Quatuor Coronati Lodge
With the more than half a hundred published volumes of its treatises, notes, and discussions, minutes, and illustrations entitled Ars Quatuor Coronatorum, Quatuor Coronati Lodge of Research, No. 2076, London, England, has long since become the supreme court of learning and authority in Masonic scholarship throughout the world. In the years immediately preceding the Second World War it even became unofficially, and after the ancient way of scholarship, a world power; for it armed Masonic leaders in countries where Fascism and Roman.
Catholicism combined to attempt to destroy the Fraternity with knowledge whereby Masons were enabled to lay down a solid foundation for immediate and temporary defense, and as the ground on which to rebuild the European Fraternity after the war. Where the Ars Quatuor Corednatorum come, obscurantism among both the friends and the foes of Masonry must go. It has carried out more successfully the command, "Let there be light" than any other single agency thus far manned by Craftsmen. Furthermore, its work is being multiplied by the organizing of other Research Lodges, and ir. recent years even m America, where, after the way had been opened up by the Grand Lodges of North Carolina and New York, Grand Lodges are chartering them in increasing numbers. A copy of the Petition to form the Lodge was published as page 1, Vol. I, of Ars Quatuor Coronatomm. In it Bro. Sir Charles Warren was named as proposed Worshipful Master.
It was signed by nine Masons already eminent for scholarship, among them Gould, Hughan, and Speth. A succinct biography of each founder is included. The Warrant issued by Grand Lodge, dated November 28, 1884, was signed by the Grand Master, Albert Edward, Prince of Wales, afterwards King Edward VII. At the consecration of the Lodge, January 12, 1886, the Grand Secretary, Shadwell H. Clerke, opened in the Third Degree. A. F. A. Woodford, one of the founders, delivered the Oration. After the Consecration the Lodge adjourned to the Holborn Restaurant. At the first Communication, April 7, 1886, six were admitted members, and By-laws were adopted which limited the membership to forty; and, at least by implication, adopted the ancient custom of the "masters' piece" to require of each petitioner for the Degrees or for membership that he first have an already-established position in scholarship. The Initiation fee was fixed at 20 guineas; Passing and Raising, 5 guineas each. The Lodge was to meet in December, March, June, September. Geo. W. Speth was elected Secretary and as such became editor of the Ars. It was on his recommendation that at its Communication on March 3, 1887. the Lodge adopted the plan of a Correspondence Circle and issued a Circular to that effect.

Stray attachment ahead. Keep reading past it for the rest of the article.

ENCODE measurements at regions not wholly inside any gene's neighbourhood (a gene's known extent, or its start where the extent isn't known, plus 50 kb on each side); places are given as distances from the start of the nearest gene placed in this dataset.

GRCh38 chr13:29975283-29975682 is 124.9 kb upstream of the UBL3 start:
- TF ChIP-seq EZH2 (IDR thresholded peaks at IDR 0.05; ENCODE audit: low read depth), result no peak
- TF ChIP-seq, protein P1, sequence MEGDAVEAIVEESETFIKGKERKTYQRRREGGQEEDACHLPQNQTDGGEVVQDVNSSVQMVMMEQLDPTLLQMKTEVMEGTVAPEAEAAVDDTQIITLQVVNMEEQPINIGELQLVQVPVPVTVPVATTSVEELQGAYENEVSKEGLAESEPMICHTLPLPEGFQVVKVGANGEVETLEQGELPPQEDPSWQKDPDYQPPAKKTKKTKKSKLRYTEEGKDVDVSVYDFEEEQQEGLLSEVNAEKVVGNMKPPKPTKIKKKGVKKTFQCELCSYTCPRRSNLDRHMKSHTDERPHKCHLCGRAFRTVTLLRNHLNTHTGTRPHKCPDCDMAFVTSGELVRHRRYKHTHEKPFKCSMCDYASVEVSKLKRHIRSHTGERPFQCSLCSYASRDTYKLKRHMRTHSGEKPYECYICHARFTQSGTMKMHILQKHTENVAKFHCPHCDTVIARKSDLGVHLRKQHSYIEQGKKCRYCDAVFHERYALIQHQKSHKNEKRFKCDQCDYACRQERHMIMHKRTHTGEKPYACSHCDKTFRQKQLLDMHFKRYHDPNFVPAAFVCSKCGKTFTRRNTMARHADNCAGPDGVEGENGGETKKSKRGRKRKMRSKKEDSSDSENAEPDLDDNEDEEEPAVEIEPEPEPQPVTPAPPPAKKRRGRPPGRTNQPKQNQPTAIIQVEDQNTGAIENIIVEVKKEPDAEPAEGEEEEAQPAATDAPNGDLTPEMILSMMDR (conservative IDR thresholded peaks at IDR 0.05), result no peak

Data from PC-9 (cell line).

In their subject matter, papers in Ars range from ancient times to modern, cover Britain, Europe, and Asia, and each and every Rite, even including a long and detailed history of the Carbonari, a non-Masonic Italian secret society; but thus far only two or three long papers have been published about Freemasonry in the United States. Since the first American Lodges appeared in the 1720's, Speculative Freemasonry here is within a decade as old as Grand Lodge Speculative Masonry in England; until four to six years after the Revolutionary War American Freemasonry was an integral part of British; at the present time the membership of American Lodges is more than 90% of world membership; each State has a Grand Body in each of Five Rites; its should be obvious that no history or account of the world Fraternity which omits American Masonry can be complete. The omission of American materials is the one fault American Masonic students find with the Ars; nevertheless a Research Lodge must be appreciated for what it does; it is impossible to find fault with it for not doing everything. American students of Masonry make continuous use of Ars; when they combine it with bound volumes of The Builder they have a complete encyclopedia. Research in American subjects will be carried on by American Research Lodges.
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